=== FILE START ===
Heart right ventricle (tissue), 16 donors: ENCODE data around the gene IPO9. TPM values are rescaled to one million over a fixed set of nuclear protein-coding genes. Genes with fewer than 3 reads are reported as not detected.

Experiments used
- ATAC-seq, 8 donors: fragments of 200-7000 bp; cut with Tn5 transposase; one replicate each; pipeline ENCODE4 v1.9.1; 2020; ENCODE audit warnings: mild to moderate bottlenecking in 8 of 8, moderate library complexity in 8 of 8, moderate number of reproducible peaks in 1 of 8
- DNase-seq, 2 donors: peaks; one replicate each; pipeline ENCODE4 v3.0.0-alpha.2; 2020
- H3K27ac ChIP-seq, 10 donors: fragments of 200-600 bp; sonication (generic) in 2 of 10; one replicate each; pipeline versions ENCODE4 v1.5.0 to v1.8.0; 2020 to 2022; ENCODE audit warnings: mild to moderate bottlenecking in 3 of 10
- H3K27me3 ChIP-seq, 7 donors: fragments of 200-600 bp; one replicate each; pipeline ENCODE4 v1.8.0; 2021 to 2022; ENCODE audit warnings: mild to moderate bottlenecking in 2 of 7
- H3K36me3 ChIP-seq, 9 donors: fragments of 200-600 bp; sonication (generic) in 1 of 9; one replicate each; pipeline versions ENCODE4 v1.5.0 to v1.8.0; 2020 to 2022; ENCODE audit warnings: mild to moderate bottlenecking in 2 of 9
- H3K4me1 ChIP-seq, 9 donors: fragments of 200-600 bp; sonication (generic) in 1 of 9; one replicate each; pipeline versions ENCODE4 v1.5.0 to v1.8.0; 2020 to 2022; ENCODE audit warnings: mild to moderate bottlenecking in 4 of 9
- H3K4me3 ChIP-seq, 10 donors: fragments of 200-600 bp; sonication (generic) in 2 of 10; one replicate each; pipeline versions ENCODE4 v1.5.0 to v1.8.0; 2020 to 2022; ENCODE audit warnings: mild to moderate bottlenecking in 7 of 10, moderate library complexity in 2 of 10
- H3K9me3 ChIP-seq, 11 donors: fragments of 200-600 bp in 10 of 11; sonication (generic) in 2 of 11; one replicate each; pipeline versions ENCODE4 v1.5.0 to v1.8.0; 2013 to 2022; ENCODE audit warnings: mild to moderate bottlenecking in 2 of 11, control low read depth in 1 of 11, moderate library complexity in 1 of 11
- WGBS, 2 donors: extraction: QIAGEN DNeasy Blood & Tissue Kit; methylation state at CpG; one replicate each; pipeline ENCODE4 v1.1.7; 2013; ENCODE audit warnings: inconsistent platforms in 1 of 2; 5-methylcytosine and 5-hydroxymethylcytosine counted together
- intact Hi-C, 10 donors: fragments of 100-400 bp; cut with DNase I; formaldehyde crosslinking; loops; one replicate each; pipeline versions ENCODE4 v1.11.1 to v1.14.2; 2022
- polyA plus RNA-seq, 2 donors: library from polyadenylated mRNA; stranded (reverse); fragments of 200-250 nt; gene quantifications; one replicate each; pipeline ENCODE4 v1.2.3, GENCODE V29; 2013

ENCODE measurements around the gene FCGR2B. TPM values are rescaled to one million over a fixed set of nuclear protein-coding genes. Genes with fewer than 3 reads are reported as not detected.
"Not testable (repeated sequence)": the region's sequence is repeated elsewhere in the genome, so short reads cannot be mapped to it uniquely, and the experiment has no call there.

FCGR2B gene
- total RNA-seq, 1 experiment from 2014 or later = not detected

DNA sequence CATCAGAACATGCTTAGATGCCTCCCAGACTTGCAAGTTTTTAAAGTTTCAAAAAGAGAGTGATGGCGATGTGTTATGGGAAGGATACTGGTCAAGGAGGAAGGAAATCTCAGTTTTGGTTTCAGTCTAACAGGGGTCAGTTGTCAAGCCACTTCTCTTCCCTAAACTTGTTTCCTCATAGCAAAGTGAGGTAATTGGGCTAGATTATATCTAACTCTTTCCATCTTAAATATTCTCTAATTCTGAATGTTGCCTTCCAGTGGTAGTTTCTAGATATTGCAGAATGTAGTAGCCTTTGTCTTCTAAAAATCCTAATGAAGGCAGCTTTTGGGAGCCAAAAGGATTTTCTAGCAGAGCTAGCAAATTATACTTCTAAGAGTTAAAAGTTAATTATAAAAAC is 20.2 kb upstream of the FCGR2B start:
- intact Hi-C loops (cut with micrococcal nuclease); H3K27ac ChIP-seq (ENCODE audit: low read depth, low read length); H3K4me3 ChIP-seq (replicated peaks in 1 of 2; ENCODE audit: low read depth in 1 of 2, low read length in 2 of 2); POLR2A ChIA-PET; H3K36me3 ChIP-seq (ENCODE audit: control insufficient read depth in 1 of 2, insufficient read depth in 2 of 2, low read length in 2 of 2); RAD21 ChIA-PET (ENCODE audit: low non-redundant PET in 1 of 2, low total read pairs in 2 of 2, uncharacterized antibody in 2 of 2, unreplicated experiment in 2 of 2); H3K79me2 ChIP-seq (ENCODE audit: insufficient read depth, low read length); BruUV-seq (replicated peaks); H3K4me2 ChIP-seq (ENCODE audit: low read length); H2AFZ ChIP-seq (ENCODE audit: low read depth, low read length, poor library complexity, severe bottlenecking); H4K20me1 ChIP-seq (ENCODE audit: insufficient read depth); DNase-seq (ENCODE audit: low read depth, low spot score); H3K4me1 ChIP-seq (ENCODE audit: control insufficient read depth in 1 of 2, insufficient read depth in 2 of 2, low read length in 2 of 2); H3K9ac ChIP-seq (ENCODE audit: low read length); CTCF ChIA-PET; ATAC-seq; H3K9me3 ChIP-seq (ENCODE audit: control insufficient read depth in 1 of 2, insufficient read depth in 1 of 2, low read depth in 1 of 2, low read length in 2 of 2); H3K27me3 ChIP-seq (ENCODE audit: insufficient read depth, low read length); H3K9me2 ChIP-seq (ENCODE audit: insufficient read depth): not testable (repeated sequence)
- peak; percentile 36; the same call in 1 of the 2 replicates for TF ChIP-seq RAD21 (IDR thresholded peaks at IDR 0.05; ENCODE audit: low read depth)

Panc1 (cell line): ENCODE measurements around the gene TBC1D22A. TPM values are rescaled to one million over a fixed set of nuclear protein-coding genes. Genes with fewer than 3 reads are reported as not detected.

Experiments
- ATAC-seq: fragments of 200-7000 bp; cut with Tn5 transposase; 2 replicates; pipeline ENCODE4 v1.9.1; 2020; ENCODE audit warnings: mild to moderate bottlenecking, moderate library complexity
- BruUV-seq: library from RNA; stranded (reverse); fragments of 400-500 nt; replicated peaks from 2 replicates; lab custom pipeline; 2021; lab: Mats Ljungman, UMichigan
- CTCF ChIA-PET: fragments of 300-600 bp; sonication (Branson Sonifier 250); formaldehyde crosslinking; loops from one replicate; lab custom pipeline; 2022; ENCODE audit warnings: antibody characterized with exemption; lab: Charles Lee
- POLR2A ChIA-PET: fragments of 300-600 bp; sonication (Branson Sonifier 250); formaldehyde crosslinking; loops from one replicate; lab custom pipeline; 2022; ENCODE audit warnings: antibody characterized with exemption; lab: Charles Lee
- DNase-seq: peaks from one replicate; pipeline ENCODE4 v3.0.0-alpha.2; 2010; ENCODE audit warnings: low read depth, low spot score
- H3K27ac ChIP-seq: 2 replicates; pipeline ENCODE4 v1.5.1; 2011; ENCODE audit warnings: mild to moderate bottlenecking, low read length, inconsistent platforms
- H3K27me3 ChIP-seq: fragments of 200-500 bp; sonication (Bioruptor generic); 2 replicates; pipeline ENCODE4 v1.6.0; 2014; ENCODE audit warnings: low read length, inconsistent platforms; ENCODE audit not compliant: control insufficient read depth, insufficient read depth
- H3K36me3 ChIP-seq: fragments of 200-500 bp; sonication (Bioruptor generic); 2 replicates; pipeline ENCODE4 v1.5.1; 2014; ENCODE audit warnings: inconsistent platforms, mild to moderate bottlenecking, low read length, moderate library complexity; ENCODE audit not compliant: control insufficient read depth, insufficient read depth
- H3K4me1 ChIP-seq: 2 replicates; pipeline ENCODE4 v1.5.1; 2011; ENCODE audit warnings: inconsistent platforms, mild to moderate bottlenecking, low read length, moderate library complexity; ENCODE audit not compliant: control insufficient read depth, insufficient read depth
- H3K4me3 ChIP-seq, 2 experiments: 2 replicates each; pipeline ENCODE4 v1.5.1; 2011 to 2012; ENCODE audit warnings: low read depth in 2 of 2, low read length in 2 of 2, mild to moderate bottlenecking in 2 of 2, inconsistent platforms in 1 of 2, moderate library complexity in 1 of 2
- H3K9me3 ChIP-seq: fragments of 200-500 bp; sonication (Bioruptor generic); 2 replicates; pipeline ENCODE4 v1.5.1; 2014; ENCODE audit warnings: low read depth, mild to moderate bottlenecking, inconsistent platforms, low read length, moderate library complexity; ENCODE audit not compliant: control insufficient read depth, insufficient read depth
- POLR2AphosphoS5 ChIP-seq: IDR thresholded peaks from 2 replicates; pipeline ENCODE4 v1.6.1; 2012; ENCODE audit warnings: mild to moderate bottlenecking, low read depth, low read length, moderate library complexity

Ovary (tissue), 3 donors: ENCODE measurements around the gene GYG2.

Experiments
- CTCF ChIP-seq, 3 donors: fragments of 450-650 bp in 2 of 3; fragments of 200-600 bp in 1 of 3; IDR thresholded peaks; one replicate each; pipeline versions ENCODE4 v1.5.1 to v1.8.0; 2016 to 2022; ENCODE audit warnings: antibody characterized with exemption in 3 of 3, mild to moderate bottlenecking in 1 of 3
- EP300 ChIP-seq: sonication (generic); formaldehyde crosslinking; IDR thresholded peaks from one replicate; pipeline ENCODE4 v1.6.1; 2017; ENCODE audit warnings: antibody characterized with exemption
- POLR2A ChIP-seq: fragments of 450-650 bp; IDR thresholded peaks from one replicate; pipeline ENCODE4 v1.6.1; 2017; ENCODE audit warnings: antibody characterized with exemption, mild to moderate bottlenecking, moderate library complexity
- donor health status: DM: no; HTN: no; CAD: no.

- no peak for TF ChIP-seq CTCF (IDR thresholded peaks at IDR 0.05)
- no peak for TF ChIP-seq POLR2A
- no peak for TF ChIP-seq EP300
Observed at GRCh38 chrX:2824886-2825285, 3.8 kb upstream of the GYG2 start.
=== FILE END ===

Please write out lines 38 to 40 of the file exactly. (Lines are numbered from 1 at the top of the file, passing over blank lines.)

- EP300 ChIP-seq: sonication (generic); formaldehyde crosslinking; IDR thresholded peaks from one replicate; pipeline ENCODE4 v1.6.1; 2017; ENCODE audit warnings: antibody characterized with exemption
- POLR2A ChIP-seq: fragments of 450-650 bp; IDR thresholded peaks from one replicate; pipeline ENCODE4 v1.6.1; 2017; ENCODE audit warnings: antibody characterized with exemption, mild to moderate bottlenecking, moderate library complexity
- donor health status: DM: no; HTN: no; CAD: no.